Somebody reduced our heritage to a pile of scrap

Somebody reduced our heritage to a pile of scrap

Somebody reduced our heritage to a pile of scrap, and that somebody needs to be held accountable.

As my father used to like to say, 

Something stinks in the state of Denmark

The building is gone, and that won’t change, but the process by which it happened stinks of corruption. And, all fingers point to city hall. 

The only answer is an independent investigation by a neutral third party. They need to have the authority to investigate the process and EVERYONE involved. 

The following questions require answers for a start.

  • When was the last engineering report completed, and what did it say?
  • Why was the demolition order issued on Christmas eve?
  • It usually takes a while to arrange a demolition crew, yet this demolition took place in less than a week. Explain the circumstances under which this occurred.
  • Mr. Purcell’s LinkedIn page states his education is in the field of architecture. What expertise does he possess, if any, to determine a building is unsafe. Purcell’s LinkedIn page
  • The timing of the order left little opportunity for opposition. When the city was made aware an application was filed for a temporary injunction, why didn’t the city wait for that outcome before proceeding? 
  • The Heritage designation only protected the original portion of the Preston Springs. Why did demolition begin on that section? 
  • Who paid for the demolition?
  • If the owner did not pay, will he be billed by the city?
  • Apparently, orders existed to secure the building. Why were they not enforced?

More questions than answers

There are many more questions needing answers, which is why an independent inquiry is the only way to proceed. 

For everything, there is a season, and everything has a life expectancy. 

Yet, why do European buildings last hundreds of years? Do their governments value heritage more than our governments value it? 

These are “dry walls” and have likely been standing, holding up the embankment, for more than 100 years. “Dry walls” have no mortar or cement. Their strength lies in the careful placement of each rock. They speak volumes of the quality of workmanship of the era in which they were built. The same era in which the Del Monte Hotel was built. (later known as the Preston Springs.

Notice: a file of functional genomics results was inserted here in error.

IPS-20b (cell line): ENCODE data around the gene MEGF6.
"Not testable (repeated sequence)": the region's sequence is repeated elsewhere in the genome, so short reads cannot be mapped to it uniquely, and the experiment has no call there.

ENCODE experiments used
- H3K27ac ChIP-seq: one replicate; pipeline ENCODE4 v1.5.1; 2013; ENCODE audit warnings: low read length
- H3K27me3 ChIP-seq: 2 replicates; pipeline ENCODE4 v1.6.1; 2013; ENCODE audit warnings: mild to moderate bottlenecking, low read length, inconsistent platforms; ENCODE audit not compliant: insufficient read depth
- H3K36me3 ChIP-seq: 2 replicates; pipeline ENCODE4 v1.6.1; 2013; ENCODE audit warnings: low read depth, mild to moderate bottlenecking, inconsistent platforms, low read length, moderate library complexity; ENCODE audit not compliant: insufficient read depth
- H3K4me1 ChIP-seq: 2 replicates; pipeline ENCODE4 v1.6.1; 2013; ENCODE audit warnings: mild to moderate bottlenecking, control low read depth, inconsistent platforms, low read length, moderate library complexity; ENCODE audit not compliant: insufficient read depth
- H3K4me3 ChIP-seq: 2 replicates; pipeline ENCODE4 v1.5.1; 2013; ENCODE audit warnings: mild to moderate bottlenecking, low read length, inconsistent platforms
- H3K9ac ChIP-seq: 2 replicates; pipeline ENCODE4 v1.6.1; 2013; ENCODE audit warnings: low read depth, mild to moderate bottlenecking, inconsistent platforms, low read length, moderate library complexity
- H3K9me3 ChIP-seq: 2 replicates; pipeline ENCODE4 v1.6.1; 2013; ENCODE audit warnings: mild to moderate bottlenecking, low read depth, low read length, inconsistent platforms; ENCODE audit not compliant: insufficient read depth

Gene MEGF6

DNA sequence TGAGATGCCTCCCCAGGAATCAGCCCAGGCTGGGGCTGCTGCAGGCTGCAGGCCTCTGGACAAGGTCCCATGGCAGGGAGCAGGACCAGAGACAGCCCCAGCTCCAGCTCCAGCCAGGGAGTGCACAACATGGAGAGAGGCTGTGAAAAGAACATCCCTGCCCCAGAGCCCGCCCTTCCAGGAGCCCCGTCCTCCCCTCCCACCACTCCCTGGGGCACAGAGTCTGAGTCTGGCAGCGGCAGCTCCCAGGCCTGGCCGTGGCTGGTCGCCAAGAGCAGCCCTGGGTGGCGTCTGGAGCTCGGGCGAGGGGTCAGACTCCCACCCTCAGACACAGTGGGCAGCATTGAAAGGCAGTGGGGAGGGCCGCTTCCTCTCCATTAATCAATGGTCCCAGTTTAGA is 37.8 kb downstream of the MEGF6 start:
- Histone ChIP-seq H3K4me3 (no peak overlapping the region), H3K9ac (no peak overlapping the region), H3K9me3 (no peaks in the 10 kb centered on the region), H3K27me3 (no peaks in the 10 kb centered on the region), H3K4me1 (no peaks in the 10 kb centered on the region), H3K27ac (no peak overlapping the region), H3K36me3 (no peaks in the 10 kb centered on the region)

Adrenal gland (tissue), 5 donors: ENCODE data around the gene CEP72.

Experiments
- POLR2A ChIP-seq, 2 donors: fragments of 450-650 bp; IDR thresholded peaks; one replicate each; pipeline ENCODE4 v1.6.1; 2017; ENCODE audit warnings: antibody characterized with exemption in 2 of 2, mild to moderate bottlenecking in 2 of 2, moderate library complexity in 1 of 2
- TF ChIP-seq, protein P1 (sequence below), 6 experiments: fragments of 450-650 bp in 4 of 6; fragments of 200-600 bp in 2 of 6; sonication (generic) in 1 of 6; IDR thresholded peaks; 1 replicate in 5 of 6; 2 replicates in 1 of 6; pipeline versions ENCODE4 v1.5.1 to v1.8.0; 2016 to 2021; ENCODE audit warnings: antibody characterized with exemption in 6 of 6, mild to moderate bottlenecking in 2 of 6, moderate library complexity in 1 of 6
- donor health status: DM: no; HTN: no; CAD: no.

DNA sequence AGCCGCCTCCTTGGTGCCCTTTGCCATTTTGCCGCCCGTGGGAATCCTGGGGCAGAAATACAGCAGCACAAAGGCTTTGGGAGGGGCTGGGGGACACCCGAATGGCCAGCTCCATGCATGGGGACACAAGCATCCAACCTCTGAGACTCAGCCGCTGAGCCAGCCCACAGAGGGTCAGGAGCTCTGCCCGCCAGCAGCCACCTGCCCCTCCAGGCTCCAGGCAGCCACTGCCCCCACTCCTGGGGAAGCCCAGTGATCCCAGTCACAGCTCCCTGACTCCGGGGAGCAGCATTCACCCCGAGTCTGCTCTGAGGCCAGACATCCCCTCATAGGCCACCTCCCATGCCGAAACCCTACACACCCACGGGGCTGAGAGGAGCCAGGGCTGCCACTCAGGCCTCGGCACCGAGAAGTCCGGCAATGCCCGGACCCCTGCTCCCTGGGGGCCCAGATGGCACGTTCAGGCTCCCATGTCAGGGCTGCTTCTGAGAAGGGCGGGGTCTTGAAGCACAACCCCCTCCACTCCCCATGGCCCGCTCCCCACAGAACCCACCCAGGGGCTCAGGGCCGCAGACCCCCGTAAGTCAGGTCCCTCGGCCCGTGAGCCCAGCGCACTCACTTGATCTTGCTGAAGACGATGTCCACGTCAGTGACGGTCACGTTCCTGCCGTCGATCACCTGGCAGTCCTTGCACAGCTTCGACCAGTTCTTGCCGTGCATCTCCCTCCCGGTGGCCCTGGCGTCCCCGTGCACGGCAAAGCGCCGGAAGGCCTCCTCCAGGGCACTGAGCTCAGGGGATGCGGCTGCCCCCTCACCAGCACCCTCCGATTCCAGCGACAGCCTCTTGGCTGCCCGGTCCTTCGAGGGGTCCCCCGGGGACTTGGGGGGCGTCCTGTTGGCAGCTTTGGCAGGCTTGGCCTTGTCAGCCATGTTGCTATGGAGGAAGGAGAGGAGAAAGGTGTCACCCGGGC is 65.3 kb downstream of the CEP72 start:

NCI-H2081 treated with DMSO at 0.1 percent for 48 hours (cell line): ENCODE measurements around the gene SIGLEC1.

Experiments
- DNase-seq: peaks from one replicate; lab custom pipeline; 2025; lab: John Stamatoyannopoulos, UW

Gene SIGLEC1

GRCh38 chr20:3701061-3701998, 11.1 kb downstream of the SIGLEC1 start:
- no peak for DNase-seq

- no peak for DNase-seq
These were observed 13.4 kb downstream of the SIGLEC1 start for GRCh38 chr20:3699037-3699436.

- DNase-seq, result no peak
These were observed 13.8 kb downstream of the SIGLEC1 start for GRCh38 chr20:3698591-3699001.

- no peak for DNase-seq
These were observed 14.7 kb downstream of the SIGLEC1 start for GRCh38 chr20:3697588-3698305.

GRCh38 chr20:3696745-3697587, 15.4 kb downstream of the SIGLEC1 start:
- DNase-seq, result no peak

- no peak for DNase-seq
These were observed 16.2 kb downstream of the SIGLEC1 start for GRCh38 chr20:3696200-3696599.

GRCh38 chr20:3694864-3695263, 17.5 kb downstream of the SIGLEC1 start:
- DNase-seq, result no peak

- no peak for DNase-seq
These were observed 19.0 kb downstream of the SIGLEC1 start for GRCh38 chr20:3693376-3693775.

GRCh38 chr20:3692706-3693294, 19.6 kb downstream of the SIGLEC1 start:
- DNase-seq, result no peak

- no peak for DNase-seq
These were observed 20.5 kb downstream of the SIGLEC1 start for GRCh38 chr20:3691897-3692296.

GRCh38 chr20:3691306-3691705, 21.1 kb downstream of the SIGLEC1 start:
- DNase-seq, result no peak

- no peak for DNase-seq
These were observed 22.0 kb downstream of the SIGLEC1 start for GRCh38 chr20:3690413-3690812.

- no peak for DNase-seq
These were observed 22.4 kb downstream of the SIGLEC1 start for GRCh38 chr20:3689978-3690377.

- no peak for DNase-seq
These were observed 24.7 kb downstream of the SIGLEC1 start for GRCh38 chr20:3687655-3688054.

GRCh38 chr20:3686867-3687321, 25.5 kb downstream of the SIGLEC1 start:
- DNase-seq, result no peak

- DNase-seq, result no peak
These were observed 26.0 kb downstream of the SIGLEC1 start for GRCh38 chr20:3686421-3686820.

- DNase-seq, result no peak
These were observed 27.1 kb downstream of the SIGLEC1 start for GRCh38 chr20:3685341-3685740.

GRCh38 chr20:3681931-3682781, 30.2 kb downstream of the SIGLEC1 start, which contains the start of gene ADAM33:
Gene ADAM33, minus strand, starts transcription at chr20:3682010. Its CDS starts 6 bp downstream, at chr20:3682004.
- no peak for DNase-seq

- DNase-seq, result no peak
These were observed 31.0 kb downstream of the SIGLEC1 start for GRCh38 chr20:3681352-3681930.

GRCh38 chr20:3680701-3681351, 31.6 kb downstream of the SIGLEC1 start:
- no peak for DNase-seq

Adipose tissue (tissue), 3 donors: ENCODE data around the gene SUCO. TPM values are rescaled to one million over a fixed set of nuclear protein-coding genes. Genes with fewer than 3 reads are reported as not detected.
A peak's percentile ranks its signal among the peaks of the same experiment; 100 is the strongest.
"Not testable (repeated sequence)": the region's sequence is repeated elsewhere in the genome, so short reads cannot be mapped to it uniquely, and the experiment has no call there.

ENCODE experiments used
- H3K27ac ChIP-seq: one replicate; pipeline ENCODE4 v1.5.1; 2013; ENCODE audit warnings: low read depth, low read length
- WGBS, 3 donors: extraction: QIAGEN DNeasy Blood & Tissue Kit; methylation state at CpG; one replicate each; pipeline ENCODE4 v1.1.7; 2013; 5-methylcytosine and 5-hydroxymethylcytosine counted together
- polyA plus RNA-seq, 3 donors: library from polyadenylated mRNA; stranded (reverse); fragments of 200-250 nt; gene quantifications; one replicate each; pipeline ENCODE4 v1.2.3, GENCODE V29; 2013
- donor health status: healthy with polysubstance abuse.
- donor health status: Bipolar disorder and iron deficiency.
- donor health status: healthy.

I have no sympathy for the building owner(s). Although everything has a life expectancy, no one expects a 70-year-old man to do what he did when he was 20. Similarly, a hotel building 130 years ago will not meet the standards of a hotel today. The owners should have known that when they made the purchase. 

Everything has a purpose

If you try and use a swimming pool for a winter skating rink, won’t you just ruin the swimming pool? 

That is not to say the building was without purpose. It merely needed to be repurposed. Imagine:

  • Preserving the original heritage portion and moving the city archives into it.
  • Remove the addition, keep the original hotel, and turn the small rooms into artisan showrooms for local artists. Small spaces where local artists could affordably display their talent and work. It could have been a tourist attraction. Re-landscape the grounds, and you would have areas where artists would love to work. 
I believe the courts would have asked if all remedies to secure the building were applied, and we both know that answer.  Much is said about the building “falling into ruin,” despite adequate bylaws existing that should have protected it. Why were they not applied?


The council must support an independent public inquiry to ensure a mistake like this does not happen again.



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